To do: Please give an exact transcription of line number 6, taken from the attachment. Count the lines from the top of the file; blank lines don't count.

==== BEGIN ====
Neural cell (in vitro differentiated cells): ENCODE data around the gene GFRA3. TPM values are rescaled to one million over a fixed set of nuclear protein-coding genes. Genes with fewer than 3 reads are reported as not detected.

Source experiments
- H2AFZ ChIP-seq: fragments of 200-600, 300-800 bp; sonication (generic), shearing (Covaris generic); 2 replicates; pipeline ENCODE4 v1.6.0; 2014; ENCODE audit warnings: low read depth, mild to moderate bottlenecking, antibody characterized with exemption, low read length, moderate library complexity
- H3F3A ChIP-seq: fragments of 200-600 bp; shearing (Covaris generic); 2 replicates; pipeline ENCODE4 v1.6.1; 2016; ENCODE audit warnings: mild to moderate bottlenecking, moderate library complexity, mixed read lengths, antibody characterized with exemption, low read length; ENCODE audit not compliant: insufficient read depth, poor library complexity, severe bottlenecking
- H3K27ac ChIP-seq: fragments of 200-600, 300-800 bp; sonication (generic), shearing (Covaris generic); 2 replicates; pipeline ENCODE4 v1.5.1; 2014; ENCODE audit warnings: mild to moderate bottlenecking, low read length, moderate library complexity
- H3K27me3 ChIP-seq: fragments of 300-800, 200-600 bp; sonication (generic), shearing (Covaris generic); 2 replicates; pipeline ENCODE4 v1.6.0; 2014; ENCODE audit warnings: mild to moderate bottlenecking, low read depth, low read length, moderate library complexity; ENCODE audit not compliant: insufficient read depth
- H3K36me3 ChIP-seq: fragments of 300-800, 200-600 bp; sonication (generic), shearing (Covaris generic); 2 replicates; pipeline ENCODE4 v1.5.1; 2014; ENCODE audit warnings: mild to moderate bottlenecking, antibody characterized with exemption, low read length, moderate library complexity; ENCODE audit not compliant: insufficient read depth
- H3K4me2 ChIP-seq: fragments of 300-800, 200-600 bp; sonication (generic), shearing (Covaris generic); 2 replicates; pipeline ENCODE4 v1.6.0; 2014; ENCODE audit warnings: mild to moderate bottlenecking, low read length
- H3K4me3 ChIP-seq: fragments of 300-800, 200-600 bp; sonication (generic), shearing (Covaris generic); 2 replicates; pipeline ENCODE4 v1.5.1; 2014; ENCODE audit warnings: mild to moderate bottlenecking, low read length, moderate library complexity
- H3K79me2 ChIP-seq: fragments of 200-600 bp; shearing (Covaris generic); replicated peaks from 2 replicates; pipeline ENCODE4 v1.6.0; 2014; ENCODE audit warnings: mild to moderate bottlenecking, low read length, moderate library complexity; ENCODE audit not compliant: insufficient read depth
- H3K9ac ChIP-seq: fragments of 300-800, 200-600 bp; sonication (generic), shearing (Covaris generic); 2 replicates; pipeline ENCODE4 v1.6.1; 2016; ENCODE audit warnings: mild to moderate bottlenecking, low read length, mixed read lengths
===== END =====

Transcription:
- H3K27me3 ChIP-seq: fragments of 300-800, 200-600 bp; sonication (generic), shearing (Covaris generic); 2 replicates; pipeline ENCODE4 v1.6.0; 2014; ENCODE audit warnings: mild to moderate bottlenecking, low read depth, low read length, moderate library complexity; ENCODE audit not compliant: insufficient read depth